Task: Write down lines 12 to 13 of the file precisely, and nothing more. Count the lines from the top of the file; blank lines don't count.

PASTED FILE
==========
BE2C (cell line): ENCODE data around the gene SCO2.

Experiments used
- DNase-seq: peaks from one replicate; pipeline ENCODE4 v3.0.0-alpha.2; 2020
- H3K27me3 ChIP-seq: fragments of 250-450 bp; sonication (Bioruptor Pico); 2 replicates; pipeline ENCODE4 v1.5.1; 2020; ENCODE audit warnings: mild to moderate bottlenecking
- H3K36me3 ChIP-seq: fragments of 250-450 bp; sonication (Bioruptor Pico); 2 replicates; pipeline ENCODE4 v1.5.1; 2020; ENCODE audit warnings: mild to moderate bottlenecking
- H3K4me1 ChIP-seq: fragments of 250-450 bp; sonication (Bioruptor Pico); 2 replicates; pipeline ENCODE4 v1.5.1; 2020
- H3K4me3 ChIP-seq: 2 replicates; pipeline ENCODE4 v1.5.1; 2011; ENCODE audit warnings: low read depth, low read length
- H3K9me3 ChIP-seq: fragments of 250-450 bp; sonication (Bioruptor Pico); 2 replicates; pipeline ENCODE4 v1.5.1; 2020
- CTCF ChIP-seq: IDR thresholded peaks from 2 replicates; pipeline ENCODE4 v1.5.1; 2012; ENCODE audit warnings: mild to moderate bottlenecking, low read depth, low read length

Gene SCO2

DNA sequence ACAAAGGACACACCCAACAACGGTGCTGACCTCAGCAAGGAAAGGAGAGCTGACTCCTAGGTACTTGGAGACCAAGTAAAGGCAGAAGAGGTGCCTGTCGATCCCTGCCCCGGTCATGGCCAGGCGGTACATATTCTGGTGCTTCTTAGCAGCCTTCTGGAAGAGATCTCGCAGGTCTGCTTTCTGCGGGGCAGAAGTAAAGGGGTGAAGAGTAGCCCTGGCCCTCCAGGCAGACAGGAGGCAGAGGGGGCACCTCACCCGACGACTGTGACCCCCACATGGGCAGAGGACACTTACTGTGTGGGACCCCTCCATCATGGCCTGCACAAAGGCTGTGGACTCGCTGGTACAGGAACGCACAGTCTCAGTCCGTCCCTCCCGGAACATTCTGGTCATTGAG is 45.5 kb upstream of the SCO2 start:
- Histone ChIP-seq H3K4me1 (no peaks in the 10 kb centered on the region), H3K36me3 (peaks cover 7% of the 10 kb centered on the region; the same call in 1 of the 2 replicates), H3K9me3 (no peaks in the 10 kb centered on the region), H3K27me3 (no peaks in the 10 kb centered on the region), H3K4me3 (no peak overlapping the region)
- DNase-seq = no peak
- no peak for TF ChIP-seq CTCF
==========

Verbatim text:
- Histone ChIP-seq H3K4me1 (no peaks in the 10 kb centered on the region), H3K36me3 (peaks cover 7% of the 10 kb centered on the region; the same call in 1 of the 2 replicates), H3K9me3 (no peaks in the 10 kb centered on the region), H3K27me3 (no peaks in the 10 kb centered on the region), H3K4me3 (no peak overlapping the region)
- DNase-seq = no peak